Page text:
Thursday, December 2, 2021

Expect no move on Glens Falls’ police

By Gordon Woodworth, Chronicle News Editor

Don’t expect Warren County to take over Glens Falls Police Department duties anytime in the near future, despite all the talk in recent weeks and months.

City and county officials seem at a total impasse.

Meanwhile, the police department is costing city taxpayers $4-million, 23.3% of this year’s $17.3-million overall budget.

Mayor Jack Diamond’s newest proposal would pay the County $22.5-million over 15 years to help fund the police function the city wants the county to absorb. The Mayor says the next step is for the county to counter-offer.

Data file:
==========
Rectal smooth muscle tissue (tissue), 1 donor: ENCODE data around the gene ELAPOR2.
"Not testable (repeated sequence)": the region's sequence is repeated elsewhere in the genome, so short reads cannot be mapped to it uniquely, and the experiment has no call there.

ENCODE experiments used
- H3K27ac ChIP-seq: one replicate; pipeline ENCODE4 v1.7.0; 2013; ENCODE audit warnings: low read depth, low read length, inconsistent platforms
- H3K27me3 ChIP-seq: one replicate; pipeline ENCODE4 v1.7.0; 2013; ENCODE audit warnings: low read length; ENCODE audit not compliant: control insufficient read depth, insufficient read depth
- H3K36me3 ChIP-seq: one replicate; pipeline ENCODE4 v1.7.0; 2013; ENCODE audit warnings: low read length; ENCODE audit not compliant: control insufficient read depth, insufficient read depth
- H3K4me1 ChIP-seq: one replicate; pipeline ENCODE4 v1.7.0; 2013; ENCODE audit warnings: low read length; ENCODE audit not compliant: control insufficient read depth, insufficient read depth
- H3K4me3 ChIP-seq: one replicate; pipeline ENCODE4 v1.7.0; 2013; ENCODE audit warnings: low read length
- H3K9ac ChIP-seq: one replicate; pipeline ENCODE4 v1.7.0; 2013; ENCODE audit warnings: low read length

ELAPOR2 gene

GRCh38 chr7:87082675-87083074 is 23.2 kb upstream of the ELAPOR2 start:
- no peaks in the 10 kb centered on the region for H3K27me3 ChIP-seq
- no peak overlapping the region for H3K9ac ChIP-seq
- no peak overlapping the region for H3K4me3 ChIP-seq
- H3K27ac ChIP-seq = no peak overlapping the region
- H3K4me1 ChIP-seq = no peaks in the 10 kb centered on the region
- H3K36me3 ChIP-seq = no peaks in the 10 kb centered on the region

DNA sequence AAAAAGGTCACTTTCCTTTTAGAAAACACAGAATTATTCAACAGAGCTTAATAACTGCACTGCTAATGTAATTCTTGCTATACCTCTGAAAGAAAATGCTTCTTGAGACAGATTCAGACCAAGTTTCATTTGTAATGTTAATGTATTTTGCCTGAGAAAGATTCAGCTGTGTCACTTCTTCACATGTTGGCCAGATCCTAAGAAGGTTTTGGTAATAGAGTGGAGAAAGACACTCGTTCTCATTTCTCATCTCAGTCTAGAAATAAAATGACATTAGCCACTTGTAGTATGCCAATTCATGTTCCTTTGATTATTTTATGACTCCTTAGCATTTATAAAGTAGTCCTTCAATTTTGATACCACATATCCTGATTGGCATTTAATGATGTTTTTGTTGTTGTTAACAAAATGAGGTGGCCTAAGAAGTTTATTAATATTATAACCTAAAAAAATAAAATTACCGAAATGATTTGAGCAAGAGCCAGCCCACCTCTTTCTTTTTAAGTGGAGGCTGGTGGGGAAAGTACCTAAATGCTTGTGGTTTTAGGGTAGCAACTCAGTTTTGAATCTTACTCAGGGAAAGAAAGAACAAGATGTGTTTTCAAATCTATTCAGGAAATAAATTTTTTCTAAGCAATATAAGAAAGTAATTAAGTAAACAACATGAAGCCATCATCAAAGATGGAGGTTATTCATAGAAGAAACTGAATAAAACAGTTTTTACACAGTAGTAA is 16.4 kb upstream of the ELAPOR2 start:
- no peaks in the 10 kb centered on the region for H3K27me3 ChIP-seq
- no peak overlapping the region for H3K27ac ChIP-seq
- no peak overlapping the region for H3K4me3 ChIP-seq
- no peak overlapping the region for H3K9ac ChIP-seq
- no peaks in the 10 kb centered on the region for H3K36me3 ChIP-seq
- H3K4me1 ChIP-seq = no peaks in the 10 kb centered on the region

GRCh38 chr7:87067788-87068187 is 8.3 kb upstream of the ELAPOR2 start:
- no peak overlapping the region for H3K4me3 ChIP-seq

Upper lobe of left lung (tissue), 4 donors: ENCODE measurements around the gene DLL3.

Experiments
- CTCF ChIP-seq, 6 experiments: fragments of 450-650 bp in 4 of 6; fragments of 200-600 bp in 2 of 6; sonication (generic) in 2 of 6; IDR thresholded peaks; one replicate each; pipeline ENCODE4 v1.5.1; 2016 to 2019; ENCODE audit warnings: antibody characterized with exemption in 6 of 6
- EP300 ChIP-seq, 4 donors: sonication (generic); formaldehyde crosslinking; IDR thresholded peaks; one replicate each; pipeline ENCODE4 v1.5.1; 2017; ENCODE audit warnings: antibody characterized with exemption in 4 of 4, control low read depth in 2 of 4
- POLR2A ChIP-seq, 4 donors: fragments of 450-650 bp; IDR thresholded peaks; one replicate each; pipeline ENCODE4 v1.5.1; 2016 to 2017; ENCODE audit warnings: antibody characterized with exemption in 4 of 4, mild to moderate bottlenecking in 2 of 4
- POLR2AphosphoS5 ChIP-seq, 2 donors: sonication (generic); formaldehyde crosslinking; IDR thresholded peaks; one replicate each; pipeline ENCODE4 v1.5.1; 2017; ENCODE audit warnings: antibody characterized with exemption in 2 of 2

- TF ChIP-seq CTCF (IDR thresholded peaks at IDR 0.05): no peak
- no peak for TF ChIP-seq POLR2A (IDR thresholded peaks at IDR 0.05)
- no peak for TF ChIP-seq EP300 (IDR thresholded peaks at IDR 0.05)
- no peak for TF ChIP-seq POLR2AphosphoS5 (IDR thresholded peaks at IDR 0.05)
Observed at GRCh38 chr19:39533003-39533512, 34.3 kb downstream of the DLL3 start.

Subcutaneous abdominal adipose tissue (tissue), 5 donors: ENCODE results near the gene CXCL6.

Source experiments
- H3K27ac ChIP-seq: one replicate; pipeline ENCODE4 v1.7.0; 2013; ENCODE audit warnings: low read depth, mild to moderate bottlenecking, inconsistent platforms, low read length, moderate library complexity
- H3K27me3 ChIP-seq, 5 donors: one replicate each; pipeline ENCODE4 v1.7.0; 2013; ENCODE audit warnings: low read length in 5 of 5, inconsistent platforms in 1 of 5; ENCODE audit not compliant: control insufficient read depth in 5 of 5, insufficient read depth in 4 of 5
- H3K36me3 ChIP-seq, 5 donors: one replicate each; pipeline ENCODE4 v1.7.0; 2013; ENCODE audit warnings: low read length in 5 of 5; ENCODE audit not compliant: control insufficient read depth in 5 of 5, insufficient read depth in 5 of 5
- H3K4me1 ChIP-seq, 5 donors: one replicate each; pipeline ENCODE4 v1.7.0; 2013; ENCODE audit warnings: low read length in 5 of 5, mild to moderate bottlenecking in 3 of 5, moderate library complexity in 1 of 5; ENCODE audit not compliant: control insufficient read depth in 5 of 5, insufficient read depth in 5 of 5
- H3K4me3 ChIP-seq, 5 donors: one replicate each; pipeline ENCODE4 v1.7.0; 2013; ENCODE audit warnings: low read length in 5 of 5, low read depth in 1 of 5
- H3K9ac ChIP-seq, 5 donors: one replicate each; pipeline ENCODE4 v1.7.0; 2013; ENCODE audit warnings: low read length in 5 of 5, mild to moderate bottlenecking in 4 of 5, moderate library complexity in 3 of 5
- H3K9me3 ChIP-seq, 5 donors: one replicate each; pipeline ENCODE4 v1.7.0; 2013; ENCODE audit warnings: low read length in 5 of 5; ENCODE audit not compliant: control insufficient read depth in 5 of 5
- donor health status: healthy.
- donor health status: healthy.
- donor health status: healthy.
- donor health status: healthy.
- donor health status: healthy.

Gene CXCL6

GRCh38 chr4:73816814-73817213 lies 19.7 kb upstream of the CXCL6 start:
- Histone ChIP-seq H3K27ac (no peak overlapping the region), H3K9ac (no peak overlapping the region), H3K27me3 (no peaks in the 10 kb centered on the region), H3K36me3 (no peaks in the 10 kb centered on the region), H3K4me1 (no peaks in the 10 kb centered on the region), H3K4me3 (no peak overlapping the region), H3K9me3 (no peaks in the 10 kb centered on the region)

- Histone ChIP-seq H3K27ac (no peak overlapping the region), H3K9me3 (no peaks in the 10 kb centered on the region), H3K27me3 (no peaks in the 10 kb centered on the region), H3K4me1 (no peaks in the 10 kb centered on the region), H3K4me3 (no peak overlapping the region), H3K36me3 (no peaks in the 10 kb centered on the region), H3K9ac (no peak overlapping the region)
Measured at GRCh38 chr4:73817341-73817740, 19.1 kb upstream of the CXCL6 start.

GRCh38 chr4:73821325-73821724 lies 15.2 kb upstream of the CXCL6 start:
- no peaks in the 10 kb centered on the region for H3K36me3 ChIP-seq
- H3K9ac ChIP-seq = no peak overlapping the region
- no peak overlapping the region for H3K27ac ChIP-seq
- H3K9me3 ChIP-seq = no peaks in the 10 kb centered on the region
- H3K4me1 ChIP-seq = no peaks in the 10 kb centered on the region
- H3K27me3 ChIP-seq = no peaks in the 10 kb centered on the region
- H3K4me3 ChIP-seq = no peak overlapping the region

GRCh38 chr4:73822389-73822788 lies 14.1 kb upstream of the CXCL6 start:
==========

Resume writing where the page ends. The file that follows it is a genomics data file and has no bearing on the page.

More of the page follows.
But Warren County Board Chairman Kevin Geraghty told The Chronicle Tuesday that what’s needed next is a detailed study.

He recommends that Glens Falls seek available state funding to hire a consultant to delve into details like Civil Service implications, labor contracts, legacy costs (retirement, health insurance) and equipment transfers prior to the county moving forward.

“There needs to be a lot more work then just throwing a number out there…” Mr. Geraghty said. “It’s a city issue, not a county issue. The county doesn’t want to take a position on their police protection. It’s a city issue.”

Told of Mr. Geraghty’s comments, Mayor Diamond said, “We’ve already had a study done. We’ve already worked through all of the details. I sat in numerous meetings over the last two years with Sheriff York and Mr. Geraghty and [Thurman supervisor] Evelyn Wood [who chairs the county’s Criminal Justice & Public Safety Committee] and talked about merger costs.”

Asked his next step if the county insists on a study, Mayor Diamond said, “I’m taking my ping-pong paddle and going home.